The Boston Bruins packed up operations after the NHL draft and moved on from Chicago with a half-dozen kids in the system they hope can help three or four years down the road.

Now it’s time for General Manager Don Sweeney to turn his attention back toward the more pressing issue – improving his team for the fall.

It won’t be easy.

Sweeney’s quest for a left-shot defenseman proved fruitless at the draft, but chances are he’ll make another run at a trade leading into the opening of free agency at noon on Saturday.

The acquisition of a left-shot defenseman is not imperative but would make their blueline six-pack fit together a whole lot better. As of now, the Bruins have two left/right pairs that make sense in Zdeno Chara/Brandon Carlo and Torey Krug/Adam McQuaid. But Kevan Miller would likely be forced to play on the left, keeping rookie Charlie McAvoy on his natural side.

Miller played on the left side a bit last year and it wasn’t a disaster, but he’s clearly a better player on the right. And after the Bruins protected Miller in the expansion draft, it seems logical that they want to put him in position to succeed. Still, staying pat on defense might be the team’s best option.

The Bruins were linked to Minnesota’s Marco Scandella over the weekend, though it’s not clear just how interested they were. Scandella would represent a big-time commitment to his remaining three-year, $4 million per year pact, especially if the Bruins feel good about lefty prospects Rob O’Gara, Matt Grzelcyk, Jakub Zboril and Jeremy Lauzon.

Sweeney could look back toward the desert, where the tables may have turned a bit on Vegas GM George McPhee. Before the expansion draft, he did a great job of procuring draft picks from teams wishing to protect players. But now he has a surplus of defensemen and has to trade a few.

One of those defensemen was dealt Monday night when the Knights sent Marc Methot to the Dallas Stars. Nate Schmidt, a 25-year-old restricted free agent who played for the Capitals last season, might have the most upside of anyone on the Vegas roster, so it would likely take a lot for the Bruins to pry him away from the Knights.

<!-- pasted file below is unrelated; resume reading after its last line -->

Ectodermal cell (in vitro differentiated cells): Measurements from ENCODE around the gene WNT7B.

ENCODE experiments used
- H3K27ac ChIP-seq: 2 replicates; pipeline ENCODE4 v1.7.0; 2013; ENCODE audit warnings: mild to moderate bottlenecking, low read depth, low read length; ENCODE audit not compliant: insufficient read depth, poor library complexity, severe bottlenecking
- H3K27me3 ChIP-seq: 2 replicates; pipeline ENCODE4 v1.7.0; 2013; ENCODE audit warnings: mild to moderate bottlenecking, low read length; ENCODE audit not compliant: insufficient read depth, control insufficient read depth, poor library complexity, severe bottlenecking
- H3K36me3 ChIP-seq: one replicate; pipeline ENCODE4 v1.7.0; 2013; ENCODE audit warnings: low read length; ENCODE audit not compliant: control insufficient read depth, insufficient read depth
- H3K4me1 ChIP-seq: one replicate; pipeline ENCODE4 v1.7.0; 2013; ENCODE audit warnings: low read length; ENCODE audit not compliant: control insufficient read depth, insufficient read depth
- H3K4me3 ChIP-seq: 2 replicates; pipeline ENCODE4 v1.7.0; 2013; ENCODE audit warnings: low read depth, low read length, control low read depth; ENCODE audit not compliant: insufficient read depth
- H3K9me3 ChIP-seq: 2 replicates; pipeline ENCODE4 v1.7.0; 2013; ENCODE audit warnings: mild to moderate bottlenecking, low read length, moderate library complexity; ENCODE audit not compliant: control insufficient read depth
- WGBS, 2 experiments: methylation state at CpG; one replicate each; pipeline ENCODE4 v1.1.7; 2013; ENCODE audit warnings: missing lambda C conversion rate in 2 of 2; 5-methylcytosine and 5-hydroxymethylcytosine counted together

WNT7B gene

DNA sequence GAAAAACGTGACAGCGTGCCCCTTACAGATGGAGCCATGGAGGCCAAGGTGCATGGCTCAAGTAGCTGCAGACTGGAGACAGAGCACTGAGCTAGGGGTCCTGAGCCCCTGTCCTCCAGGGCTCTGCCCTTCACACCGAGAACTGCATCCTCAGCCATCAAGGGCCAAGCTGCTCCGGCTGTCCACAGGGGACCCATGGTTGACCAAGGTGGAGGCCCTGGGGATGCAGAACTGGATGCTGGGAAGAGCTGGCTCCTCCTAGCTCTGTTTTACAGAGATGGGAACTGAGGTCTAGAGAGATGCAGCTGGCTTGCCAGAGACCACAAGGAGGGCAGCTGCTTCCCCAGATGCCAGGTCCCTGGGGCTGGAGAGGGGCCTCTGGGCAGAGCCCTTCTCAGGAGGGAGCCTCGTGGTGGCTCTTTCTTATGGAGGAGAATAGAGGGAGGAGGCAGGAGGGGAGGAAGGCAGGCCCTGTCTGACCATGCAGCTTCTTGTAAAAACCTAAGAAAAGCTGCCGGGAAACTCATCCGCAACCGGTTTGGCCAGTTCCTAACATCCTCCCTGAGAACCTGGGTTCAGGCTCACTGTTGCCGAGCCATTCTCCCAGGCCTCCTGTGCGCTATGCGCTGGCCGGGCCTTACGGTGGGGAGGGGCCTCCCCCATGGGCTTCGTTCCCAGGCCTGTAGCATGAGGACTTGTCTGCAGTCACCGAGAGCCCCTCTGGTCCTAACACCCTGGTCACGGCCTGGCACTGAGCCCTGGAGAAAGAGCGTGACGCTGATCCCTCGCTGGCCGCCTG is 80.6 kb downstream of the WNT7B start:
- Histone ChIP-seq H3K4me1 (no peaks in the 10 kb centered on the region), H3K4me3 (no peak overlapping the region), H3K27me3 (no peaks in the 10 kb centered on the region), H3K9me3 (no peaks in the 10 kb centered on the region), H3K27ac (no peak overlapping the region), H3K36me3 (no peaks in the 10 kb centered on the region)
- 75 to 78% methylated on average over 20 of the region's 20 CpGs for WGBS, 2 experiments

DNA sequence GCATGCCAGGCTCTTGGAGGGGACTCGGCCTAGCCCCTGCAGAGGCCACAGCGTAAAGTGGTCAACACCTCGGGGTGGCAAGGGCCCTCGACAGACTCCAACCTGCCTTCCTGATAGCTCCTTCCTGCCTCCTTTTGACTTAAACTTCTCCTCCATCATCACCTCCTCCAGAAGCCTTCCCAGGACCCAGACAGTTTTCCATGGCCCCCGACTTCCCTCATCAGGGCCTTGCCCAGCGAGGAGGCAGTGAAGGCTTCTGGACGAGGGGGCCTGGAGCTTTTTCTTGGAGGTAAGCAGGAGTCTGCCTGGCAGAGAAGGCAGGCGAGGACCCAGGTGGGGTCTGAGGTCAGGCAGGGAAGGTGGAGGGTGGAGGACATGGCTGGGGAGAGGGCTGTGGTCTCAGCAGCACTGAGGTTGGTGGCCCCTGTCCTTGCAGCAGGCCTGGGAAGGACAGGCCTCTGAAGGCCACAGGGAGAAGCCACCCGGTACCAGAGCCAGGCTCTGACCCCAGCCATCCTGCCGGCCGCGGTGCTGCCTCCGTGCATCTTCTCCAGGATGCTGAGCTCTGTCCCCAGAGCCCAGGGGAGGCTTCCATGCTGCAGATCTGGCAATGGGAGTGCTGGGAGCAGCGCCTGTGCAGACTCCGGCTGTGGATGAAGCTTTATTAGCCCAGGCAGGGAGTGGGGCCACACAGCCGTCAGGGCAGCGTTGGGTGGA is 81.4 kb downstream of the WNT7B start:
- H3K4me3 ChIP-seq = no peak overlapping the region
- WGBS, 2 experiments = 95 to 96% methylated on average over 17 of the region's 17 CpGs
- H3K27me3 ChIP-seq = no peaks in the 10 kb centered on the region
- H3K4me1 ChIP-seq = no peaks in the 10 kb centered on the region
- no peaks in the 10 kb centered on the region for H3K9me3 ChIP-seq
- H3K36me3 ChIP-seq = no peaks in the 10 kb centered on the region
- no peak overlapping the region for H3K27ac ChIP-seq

That leaves Jason Garrison, Alexei Emelin, Luca Sbisa, Brayden McNabb, Clayton Stoner and Jon Merrill as possible trade candidates. Maybe Sweeney sees something there that he likes, maybe not.

Sweeney can start talking to free agents this week before the signing period opens, and there are two perfect candidates to fill spots on the Bruins from the Stanley Cup champion Pittsburgh Penguins. Left-shot defenseman Trevor Daley and third-line center Nick Bonino both could fill holes. Daley, though, will be 34 in October and is known more for his offensive skills and mobility than his defensive prowess, and sometimes struggles against big forwards.

The 29-year-old Bonino, a Connecticut native and Boston University product, would seem like a good replacement for Ryan Spooner if the Bruins decide to move on from the restricted free-agent center. Spooner’s days in Boston seemed numbered when he was a healthy scratch in the playoffs.

The question facing both potential signings are the usual ones – term and money. And champions tend to get paid. The Capitals’ Karl Alzner hits the market, too, but he’ll be looking for a big deal on his first foray into unrestricted free agency.

Perhaps the best alternative is to stick with what the Bruins have, re-sign restricted free agent Joe Morrow as a seventh defenseman and hope O’Gara or Grzelcyk is ready. Remember at this time last year, there was a desperate need for a right-shot defenseman, and then Carlo showed up to camp.

The Bruins displayed an upward trajectory when they made the playoffs, but make no mistake, they are still very much at a crossroads. With divisional rivals Toronto and Montreal figuring out ways to improve, especially on the back end, Sweeney’s next moves, or non-moves, could be critical to the Bruins’ continued path up the hill.